He takes you through a tour on how the jobless problem in America started. He focuses on America joblessness is a global problem:


Why are some immigrant groups more successful than others?

June 27, 2017

Prof Edward Glaesar’s new paper says the differences are largely due to number of immigrants and population of home country:


Chameleons: The misuse of theoretical models in finance and economics

September 23, 2016

Well Paul Romer’s paper scathing state of macro has been much talked about. Romer even defended the paper.

However, there are others as well who have been questioning state of economics who are not as well known. Here is a 2014 paper by Paul Pfleiderer of Stanford (what is it with Profs named Paul!?) who says we have a new problem. There are certain models which are full of assumptions yet are played at a policy/real world level. These models obviously don’s meet the filter of real world once assumptions are done away with. Still they remain the main ideas.

He calls such models as chameleons:


Chile’s Pension System: Once eulogised and a case for emulation is now under a crisis…

September 8, 2016

These stories are so common in economics. The moment you think certain economic policy or system or economy has become the gold standard, it just goes the other way. This is both beauty and frustrating part of the subject.

This is the case with Chilean pension system as well. It was once eulogised but is under a crisis. It moved to a defined contribution plan much earlier than other economies which continue to be burdened by defined benefit plans.

But it is these very DC plans which are biting now. Reasons are not political but labor markets, as Prof. Andrés Velasco suggests:

Defined-benefit pension plans are under pressure. Changing demographics spell trouble for so-called pay-as-you-go (PAYG) systems, in which contributions from current workers finance pensions. And record-low interest rates are putting pressure on funded systems, in which the return from earlier investments pays for retirement benefits. TheFinancial Times recently called this pensions crunch a “creeping social and political crisis.”

Defined-contribution, fully-funded systems are often lauded as the feasible alternative. Chile, which since 1981 has required citizens to save for retirement in individual accounts, managed by private administrators, is supposed to be the poster child in this regard. Yet hundreds of thousands of Chileans have taken to the streets to protest against low pensions. (The average monthly benefit paid by Chile’s private system is around $300, less than Chile’s minimum wage.)

Chile’s government, feeling the heat, has vowed to change the system that countries like Peru, Colombia, and Mexico have imitated, and that George W. Bush once described as a “great example” for Social Security reform in the United States. What is going on?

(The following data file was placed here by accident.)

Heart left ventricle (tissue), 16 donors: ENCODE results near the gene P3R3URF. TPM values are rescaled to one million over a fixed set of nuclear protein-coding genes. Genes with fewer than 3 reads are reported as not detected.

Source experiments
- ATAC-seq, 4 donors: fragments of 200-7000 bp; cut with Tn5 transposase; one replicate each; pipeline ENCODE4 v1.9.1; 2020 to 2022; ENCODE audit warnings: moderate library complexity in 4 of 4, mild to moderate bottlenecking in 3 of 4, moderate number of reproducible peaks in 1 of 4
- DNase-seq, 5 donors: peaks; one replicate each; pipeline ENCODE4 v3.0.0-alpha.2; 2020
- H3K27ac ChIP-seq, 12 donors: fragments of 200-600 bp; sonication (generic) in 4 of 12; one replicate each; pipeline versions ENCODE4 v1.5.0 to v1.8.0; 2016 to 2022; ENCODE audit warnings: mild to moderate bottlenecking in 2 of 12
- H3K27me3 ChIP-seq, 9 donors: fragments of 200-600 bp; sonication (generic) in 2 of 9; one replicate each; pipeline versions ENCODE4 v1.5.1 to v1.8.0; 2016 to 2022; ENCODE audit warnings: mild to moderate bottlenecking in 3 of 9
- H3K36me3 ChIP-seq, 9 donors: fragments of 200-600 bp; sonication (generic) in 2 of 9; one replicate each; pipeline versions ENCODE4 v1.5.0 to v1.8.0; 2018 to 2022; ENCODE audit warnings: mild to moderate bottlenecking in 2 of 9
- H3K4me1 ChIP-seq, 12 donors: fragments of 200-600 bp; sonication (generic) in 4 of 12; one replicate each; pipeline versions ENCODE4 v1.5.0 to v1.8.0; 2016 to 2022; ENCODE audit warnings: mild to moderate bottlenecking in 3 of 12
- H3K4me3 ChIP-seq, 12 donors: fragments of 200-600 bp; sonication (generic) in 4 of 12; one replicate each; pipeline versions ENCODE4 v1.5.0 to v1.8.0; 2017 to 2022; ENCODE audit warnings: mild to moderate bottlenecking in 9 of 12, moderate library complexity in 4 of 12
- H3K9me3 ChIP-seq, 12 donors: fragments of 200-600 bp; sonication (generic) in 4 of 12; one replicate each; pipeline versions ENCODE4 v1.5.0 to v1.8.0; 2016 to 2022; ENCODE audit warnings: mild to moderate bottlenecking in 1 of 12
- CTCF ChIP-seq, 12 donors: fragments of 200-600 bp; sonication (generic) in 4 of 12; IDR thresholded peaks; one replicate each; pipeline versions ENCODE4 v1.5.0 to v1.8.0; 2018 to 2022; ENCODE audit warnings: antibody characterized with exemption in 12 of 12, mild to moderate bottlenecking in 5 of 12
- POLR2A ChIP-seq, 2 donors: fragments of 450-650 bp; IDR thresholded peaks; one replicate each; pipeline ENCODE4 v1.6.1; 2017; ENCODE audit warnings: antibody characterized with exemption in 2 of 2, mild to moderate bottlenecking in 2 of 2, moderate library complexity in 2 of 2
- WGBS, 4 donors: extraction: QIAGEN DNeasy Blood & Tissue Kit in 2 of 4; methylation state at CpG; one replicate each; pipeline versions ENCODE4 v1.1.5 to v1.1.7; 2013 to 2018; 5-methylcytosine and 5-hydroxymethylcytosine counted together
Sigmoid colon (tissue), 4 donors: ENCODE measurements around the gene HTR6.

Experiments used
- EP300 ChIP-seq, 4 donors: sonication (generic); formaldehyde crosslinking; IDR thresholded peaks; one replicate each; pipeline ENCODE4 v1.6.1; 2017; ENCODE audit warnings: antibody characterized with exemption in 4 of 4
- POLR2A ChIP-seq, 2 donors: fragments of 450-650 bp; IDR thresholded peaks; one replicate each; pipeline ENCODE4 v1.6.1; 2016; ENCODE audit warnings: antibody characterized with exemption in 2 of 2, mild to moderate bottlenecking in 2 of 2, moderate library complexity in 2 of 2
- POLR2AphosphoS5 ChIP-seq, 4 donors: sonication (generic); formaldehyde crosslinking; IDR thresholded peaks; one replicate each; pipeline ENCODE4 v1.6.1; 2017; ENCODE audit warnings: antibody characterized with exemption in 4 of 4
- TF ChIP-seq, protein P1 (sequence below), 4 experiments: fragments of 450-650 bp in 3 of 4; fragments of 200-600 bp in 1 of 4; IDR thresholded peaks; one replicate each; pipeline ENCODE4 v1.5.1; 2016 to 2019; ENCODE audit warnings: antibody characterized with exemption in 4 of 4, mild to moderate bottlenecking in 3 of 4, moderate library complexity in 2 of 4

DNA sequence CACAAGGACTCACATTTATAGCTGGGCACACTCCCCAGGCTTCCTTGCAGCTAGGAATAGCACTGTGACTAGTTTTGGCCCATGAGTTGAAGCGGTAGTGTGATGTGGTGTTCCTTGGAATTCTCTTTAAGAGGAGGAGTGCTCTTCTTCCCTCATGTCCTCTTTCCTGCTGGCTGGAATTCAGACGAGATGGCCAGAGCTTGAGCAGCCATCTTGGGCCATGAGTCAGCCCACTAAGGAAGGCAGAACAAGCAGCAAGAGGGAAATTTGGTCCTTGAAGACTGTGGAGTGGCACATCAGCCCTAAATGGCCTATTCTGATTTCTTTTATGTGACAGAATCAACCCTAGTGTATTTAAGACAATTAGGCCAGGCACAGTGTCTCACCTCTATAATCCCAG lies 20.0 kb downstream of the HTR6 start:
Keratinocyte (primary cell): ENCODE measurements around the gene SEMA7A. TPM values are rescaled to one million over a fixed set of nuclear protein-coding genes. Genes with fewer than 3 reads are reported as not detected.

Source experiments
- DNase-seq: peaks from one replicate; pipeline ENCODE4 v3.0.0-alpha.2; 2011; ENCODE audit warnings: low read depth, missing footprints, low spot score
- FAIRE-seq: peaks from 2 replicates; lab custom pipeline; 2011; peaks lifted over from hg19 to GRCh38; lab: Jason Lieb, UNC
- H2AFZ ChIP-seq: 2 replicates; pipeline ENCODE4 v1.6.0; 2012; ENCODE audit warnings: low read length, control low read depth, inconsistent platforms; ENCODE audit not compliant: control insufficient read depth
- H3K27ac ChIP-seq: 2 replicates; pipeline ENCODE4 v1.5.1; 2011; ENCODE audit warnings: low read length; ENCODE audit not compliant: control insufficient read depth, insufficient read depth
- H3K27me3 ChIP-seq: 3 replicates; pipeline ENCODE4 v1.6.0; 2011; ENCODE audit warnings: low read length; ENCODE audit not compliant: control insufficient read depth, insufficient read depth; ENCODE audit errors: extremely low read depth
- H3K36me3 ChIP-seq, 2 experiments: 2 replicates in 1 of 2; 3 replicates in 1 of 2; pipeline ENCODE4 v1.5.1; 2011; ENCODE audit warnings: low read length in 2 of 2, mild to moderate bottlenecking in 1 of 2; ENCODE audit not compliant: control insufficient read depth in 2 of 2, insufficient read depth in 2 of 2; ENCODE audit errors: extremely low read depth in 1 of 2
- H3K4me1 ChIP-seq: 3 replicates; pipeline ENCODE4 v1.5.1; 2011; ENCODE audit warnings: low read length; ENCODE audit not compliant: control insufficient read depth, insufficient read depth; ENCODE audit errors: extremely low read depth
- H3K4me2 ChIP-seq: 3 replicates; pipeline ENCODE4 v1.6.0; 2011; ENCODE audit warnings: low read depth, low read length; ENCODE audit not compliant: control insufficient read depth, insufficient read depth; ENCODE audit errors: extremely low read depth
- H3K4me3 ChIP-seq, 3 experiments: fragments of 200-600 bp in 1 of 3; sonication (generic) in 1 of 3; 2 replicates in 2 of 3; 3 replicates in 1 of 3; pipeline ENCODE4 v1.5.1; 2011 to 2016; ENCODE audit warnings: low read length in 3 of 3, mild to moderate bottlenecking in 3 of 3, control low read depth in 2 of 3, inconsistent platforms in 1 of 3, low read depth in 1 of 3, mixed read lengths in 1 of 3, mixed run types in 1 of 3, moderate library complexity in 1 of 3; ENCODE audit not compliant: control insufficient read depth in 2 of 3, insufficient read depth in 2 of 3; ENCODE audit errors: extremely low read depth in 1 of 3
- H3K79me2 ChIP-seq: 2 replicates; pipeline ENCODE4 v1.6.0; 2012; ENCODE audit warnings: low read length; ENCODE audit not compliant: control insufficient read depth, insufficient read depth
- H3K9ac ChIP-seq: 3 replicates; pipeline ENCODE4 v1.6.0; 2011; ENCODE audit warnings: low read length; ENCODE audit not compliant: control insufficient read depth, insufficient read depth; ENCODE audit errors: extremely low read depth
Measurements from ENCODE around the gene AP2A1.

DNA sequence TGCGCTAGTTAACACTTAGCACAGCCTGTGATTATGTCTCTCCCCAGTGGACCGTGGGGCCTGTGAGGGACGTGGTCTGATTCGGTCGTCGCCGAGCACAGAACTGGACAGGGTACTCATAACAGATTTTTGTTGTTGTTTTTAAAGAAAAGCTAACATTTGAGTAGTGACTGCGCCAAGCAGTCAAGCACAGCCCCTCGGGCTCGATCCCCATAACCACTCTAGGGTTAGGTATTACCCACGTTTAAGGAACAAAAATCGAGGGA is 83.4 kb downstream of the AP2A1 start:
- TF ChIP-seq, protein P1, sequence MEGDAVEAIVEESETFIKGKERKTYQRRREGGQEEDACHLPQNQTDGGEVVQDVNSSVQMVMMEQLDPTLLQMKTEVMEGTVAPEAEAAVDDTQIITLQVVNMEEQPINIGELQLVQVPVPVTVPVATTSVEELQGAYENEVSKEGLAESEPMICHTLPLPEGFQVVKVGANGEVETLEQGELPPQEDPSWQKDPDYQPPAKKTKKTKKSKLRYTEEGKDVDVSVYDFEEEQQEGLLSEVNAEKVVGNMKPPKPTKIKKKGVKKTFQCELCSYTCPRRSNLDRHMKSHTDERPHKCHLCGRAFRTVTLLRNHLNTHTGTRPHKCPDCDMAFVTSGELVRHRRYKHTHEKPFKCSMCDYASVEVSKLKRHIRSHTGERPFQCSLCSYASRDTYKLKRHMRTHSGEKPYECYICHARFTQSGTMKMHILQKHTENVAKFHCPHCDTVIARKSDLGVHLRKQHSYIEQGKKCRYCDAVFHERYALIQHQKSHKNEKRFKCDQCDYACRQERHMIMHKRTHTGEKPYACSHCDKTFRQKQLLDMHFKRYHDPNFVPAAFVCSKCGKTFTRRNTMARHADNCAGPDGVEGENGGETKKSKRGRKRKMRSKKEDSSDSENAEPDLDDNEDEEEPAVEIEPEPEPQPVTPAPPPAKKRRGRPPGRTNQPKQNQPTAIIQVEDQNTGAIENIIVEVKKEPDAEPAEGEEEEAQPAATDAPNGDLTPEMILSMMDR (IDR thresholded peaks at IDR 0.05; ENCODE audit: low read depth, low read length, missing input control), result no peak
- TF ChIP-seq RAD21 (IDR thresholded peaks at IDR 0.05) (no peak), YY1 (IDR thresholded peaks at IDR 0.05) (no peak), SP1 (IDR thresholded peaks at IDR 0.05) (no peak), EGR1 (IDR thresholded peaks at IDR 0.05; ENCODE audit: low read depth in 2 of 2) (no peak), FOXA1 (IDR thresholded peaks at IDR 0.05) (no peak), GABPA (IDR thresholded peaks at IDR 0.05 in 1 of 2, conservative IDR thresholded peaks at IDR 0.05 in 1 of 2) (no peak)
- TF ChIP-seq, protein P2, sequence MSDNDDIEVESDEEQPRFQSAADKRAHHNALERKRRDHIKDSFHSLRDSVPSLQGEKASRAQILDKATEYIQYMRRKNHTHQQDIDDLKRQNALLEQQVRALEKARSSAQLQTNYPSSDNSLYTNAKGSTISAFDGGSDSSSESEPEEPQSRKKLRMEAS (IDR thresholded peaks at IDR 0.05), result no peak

The blame lies partially with the labor market. Chile’s is more formal than that of its neighbors, but many people – especially women and the young – either have no job or work without a contract. High job rotation makes it difficult to contribute regularly. And it has proven difficult to enforce regulations requiring self-employed workers to put money aside in their own accounts.

Moreover, the legally mandated savings rate is only 10% of the monthly wage, and men and women can retire at 65 and 60, respectively – figures that are much lower than the OECD average. The result is that Chileans save too little for retirement. No wonder pensions are low.

But that is not the end of the story. Some of the same problems plaguing defined-benefit systems are also troubling defined-contribution, private-account systems like Chile’s. Take changes in life expectancy. A woman retiring at age 60 today can expect to reach 90. So a fund accumulated over 15 years of contributions (the average for Chilean women) must finance pensions for an expected 30 years. That combination could yield decent pensions only if the returns on savings were astronomical.

They are not. On the contrary, since the 2008-2009 global financial crisis, interest rates have been collapsing worldwide. Chile is no exception. This affects all funded pension systems, regardless of whether they are defined-benefit or defined-contribution schemes.

We just keep going in circles.

The crucial lesson is both policy pushers and public should take policies with a pinch of salt. The unintended or hidden consequences eventually take-over and the initial successes become cases for future problems..

How quickly did 30 million migrants to the US assimilate culturally?

July 7, 2016

Immigrants are the easiest targets in any political campaign. Most leaders use this to come to limelight.

But what about immigrants themselves? Do they assimilate in the different culture or maintain their own identity? If they maintain their own, then obviously they invite even more attacks.